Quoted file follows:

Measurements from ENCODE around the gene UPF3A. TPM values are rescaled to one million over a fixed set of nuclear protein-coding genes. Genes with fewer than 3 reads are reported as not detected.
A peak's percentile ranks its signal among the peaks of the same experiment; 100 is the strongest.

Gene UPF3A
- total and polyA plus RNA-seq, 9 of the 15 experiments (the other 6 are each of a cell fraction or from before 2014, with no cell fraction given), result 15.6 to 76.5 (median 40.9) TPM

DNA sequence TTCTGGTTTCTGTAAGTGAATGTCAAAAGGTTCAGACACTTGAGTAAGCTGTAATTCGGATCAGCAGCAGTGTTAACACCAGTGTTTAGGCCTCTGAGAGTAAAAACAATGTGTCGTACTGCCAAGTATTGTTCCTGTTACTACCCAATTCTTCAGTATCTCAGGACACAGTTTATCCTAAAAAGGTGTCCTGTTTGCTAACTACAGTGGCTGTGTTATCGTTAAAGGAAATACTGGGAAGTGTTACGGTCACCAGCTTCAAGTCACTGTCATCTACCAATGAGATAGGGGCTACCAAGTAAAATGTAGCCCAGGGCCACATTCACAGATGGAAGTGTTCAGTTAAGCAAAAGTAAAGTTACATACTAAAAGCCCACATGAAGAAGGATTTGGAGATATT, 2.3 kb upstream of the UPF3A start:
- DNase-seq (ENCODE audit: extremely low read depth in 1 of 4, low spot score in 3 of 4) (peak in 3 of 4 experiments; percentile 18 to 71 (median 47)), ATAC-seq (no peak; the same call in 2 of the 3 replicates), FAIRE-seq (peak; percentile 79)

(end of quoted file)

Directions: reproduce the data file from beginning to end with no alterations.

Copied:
Measurements from ENCODE around the gene UPF3A. TPM values are rescaled to one million over a fixed set of nuclear protein-coding genes. Genes with fewer than 3 reads are reported as not detected.
A peak's percentile ranks its signal among the peaks of the same experiment; 100 is the strongest.

Gene UPF3A
- total and polyA plus RNA-seq, 9 of the 15 experiments (the other 6 are each of a cell fraction or from before 2014, with no cell fraction given), result 15.6 to 76.5 (median 40.9) TPM

DNA sequence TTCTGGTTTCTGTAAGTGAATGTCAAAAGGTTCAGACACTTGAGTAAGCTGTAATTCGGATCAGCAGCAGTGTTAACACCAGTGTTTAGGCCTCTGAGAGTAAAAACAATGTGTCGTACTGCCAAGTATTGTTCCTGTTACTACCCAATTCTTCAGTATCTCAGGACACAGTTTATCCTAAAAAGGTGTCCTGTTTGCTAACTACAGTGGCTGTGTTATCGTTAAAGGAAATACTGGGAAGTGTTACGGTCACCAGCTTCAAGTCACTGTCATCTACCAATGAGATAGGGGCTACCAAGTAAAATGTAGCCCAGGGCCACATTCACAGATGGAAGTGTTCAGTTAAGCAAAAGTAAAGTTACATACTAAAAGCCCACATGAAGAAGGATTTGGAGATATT, 2.3 kb upstream of the UPF3A start:
- DNase-seq (ENCODE audit: extremely low read depth in 1 of 4, low spot score in 3 of 4) (peak in 3 of 4 experiments; percentile 18 to 71 (median 47)), ATAC-seq (no peak; the same call in 2 of the 3 replicates), FAIRE-seq (peak; percentile 79)